AstraZeneca may have included “outdated information” in U.S. trial results for its COVID-19 vaccine, providing an “incomplete view of the efficacy data,” a U.S. federal health agency said early on Tuesday.
On Monday, drug company AstraZeneca
said that interim data from a major late-stage trial found the vaccine was 79% effective in preventing symptomatic COVID-19 and 100% effective at preventing people from falling seriously ill.
In a rare statement, the National Institute of Allergy and Infectious Diseases (NIAID) said it had been notified by the Data and Safety Monitoring Board (DSMB), an independent committee overseeing the U.S. trial, that it was “concerned by information released by AstraZeneca on initial data from its COVID-19 vaccine clinical trial.”
“The DSMB expressed concern that AstraZeneca may have included outdated information from that trial, which may have provided an incomplete view of the efficacy data,” the NIAID said. “We urge the company to work with the DSMB to review the efficacy data and ensure the most accurate, up-to-date efficacy data be made public as quickly as possible.”
NIAID, headed by U.S. infectious-diseases expert Dr. Anthony Fauci, is part of the National Institutes of Health.
In a statement, AstraZeneca said that the numbers it published on Monday were based on a prespecified interim analysis with a data cutoff of February 17.
“We have reviewed the preliminary assessment of the primary analysis and the results were consistent with the interim analysis. We are now completing the validation of the statistical analysis,” the company said, adding that it will “immediately” engage with the DSMB to share its primary analysis with the most up -to-date efficacy data.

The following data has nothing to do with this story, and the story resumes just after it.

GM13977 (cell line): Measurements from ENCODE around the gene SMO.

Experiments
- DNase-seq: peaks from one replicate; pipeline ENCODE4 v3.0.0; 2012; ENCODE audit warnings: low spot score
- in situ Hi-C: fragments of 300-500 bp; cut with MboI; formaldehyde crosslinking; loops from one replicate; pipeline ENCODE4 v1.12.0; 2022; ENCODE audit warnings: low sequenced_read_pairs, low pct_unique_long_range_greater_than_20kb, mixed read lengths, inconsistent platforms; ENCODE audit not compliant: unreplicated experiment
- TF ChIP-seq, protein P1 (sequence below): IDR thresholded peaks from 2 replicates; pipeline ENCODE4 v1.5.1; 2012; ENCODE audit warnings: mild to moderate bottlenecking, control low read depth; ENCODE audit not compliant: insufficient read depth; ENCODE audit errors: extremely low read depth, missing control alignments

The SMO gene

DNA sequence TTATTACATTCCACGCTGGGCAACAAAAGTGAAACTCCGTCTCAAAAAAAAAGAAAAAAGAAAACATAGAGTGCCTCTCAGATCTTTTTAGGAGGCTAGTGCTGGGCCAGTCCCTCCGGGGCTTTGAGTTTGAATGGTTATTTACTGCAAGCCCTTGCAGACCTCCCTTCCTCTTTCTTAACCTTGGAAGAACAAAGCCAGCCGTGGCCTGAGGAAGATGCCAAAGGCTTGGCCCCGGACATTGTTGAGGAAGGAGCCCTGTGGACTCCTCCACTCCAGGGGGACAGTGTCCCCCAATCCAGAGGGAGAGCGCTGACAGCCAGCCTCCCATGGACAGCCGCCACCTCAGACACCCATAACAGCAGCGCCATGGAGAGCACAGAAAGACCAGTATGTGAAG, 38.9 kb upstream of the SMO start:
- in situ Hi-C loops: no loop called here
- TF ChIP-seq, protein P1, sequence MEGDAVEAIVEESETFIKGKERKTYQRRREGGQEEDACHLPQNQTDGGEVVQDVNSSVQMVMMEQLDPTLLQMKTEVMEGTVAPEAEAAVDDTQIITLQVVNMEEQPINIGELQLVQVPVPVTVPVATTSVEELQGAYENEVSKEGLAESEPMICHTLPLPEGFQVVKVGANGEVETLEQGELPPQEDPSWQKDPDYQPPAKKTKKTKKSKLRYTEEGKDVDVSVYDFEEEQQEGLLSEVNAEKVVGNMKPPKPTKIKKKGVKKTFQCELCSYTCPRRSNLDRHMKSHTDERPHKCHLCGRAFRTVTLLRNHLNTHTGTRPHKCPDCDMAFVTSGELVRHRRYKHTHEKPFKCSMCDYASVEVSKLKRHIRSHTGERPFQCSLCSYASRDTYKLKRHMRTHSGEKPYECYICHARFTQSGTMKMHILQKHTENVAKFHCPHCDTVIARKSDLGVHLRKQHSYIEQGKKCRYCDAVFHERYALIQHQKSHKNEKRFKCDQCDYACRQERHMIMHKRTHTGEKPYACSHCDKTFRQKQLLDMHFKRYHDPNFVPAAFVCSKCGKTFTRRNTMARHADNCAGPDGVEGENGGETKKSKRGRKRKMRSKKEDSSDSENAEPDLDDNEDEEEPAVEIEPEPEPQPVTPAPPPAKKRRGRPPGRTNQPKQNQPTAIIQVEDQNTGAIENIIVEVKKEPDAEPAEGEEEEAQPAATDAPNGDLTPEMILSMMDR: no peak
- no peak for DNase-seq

It intends to issue results of the primary analysis within 48 hours.
U.S.-listed shares of AstraZeneca dropped 2% in premarket trading, while shares fell more than 1% in London.
‘Likely a very good vaccine,’ says Fauci
In an appearance on ABC’s “Good Morning America” early on Tuesday, Fauci explained that the use of possibly outdated information was an “unforced error” and that “this is very likely a very good vaccine.”
“When the data from the trial that was conducted predominantly in the U.S. was analyzed by the DSMB, together with the company, what happens is the company put out a press release giving data and making some conclusions about the efficacy,” he said.
“When they [DSMB] saw that press release, they got concerned and wrote a rather harsh note to them and copied to me saying that they felt the data that was in the press release was somewhat outdated and might, in fact, be misleading a bit, and wanted them to straighten it out,” he added.
Fauci said his agency then put together Tuesday’s statement “telling the company to get back with the DSMB and make sure the correct data get put into a press release.” Acknowledging some potential public concerns over the vaccine, he said any final decisions on its usage will be made by the Food and Drug Administration (FDA), which will “independently go over every bit of data themselves.”
The concerns may cast doubt on whether AstraZeneca will be able to seek U.S. emergency use authorization for the shot, which was developed in collaboration with the University of Oxford, in the coming weeks as planned.